Vol. 36, No. 1
Kenya: Anti-trafficking law passed
Counter-trafficking specialists say a law recently passed in Kenya which, for the first time, legally defines and recognizes trafficking in persons as a crime, will help protect the vulnerable and assist survivors, while serving as a deterrent to perpetrators. President Mwai Kibaki signed the legislation into law in October. Conviction carries a 30-year jail term or a US$370,000 fine. (IRIN, Dec. 8)
“This legislation represents a significant new tool for Kenya in counter-trafficking law enforcement,” Tal Raviv, International Organization for Migration (IOM), said in a statement.
Claris Ogangah Onyango, deputy director of the Federation of Women Lawyers, told IRIN: “It will now be possible to institute proper charges, sustain successful cases and obtain deterrent sentences [for] all those involved in the practice.”
Tony Odera, a lawyer at CRADLE, an NGO that works on children’s issues through legal representation, said many cases had been reported in the past but lack of a clear definition of trafficking had made prosecuting suspects complex. “The new law will provide a comprehensive legal framework that would address issues pertaining to human trafficking,” Odera said.
Previously, trafficking offences fell under a variety of legal statutes: the penal code, children’s act and sexual offences act.
Some poor parents and older persons are said to have forced children into prostitution. CRADLE estimates that about 1,500 minors frequent “sex spots” at the Kenyan coast.
In northern Kenya, conflict and drought have made the area fertile ground for those seeking cheap labor, young wives, even cattle raiders. Ahmed Set of the Islamic Foundation told IRIN, “It is good that we [now] have a harsh way of punishing those people who ferry young children from remote parts of the region to work as herders [or] maids.”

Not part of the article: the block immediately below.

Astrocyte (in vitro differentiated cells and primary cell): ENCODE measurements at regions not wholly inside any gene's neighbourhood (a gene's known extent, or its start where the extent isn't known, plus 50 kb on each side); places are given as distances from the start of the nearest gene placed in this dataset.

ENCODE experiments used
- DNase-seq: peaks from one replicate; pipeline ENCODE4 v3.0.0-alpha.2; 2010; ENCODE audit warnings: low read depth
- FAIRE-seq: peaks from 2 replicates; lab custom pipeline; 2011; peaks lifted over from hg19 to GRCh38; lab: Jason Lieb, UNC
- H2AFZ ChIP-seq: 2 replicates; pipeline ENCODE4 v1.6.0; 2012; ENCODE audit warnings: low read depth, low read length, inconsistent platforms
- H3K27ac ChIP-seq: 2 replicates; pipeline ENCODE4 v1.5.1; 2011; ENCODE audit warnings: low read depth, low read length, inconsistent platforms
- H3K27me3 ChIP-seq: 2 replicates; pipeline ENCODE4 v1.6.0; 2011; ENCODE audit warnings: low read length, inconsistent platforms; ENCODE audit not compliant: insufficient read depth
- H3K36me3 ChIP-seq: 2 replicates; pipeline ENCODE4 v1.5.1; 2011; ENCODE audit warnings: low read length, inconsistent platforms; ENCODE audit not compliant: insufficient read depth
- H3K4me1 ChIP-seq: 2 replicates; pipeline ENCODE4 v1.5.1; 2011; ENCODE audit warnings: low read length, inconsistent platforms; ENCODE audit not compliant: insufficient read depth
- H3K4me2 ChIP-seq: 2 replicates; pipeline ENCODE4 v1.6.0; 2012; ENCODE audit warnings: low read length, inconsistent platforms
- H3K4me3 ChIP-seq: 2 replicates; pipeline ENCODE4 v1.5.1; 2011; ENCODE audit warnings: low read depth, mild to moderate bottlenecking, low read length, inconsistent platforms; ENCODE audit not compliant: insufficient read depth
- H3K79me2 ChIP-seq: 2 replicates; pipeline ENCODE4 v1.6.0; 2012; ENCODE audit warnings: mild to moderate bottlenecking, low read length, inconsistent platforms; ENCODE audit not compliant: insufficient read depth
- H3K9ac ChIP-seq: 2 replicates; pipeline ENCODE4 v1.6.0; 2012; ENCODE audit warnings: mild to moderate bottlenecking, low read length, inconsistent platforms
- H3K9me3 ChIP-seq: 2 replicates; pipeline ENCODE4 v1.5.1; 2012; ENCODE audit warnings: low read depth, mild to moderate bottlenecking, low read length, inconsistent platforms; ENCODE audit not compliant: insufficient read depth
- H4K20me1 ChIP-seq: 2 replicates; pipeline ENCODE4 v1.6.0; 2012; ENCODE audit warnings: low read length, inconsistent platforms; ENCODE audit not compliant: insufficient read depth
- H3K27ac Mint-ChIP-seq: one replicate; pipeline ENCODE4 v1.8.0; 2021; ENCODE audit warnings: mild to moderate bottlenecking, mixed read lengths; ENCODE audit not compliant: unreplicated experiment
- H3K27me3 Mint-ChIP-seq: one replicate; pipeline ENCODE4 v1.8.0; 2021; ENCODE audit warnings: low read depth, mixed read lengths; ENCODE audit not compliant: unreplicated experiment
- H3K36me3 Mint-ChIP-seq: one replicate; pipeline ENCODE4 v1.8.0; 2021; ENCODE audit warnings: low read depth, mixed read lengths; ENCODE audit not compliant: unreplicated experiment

According to a June trafficking in persons report by the U.S. State Department, Kenyans voluntarily migrate to the Middle East, other East African nations and Europe in search of jobs, where they are exploited in domestic servitude, massage parlors and brothels, and are forced to do manual labor, including in the construction industry. Chinese, Indian, and Pakistani women also reportedly go through Nairobi en route to work in Europe’s sex trade.
Most of those trafficked are lured by bogus recruitment agents. Fake newspaper and internet advertisements, false marriage proposals and deception by friends and relatives are used in internal trafficking for purposes of domestic or sex work, Alice Kimani, IOM’s counter-trafficking project officer, told IRIN. She said, “The lack of funding for research on the magnitude, the hidden and clandestine nature of this crime and the fact that it is only in the recent years that people have begun to understand the issue has made it difficult to document the crime, in addition to the fact that there are still no reporting mechanisms that have been set up, and lastly not all victims seek assistance so there is no way of knowing how many are actually trafficked.”
IOM has assisted the Kenya Association of Private Employment Agencies (KAPEA) in developing a recruitment code of conduct to prevent trafficking.